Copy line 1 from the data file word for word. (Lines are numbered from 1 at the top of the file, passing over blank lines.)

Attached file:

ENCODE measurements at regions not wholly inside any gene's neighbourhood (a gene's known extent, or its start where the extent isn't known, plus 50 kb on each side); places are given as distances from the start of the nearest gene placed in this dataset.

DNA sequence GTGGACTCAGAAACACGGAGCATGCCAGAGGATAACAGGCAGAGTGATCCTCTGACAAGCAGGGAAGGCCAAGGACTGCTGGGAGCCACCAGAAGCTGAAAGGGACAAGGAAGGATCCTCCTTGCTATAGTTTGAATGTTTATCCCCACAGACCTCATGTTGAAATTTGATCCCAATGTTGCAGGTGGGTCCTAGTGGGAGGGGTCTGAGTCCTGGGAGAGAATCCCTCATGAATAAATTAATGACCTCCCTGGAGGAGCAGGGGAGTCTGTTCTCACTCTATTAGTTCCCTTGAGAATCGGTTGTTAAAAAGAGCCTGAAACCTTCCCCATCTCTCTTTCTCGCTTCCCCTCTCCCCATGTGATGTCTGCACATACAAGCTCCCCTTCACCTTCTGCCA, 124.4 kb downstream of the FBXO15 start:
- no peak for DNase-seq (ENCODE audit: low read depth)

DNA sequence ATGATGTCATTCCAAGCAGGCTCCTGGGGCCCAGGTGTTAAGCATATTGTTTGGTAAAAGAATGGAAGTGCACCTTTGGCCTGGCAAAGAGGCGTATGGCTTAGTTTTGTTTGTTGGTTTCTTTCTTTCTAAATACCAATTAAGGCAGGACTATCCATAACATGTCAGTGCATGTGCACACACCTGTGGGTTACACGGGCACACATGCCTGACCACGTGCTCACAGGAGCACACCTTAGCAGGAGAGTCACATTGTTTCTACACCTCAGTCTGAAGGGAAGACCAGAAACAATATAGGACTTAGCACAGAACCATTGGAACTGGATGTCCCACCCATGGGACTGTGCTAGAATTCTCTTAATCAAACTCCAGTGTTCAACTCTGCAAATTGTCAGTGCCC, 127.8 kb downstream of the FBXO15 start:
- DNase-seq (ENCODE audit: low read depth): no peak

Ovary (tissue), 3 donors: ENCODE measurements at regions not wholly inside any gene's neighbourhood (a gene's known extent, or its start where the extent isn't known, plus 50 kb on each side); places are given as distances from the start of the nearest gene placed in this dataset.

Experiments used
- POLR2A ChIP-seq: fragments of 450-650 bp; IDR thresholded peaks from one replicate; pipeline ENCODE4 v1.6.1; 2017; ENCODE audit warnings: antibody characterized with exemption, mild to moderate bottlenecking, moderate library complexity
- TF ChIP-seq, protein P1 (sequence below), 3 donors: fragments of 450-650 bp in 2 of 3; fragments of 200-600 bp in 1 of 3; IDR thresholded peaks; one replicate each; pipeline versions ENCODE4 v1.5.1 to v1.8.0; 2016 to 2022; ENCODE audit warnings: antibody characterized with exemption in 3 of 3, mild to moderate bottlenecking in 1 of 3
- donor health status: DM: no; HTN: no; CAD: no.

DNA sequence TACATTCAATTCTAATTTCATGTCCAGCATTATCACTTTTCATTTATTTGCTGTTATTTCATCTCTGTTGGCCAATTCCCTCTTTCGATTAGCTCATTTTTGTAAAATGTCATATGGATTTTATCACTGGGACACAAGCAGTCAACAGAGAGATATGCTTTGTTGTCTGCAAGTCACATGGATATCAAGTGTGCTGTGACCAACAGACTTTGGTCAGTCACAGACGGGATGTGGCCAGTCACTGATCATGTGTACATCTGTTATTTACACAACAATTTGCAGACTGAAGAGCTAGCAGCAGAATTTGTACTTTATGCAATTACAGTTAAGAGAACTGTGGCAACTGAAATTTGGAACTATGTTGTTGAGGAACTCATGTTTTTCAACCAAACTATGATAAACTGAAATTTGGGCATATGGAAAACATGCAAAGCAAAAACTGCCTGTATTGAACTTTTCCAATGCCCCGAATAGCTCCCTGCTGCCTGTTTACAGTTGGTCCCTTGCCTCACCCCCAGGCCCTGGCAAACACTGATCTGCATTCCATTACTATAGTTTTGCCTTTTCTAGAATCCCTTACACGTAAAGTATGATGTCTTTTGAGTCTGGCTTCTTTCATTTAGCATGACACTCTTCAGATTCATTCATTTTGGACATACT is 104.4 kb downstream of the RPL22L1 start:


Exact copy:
ENCODE measurements at regions not wholly inside any gene's neighbourhood (a gene's known extent, or its start where the extent isn't known, plus 50 kb on each side); places are given as distances from the start of the nearest gene placed in this dataset.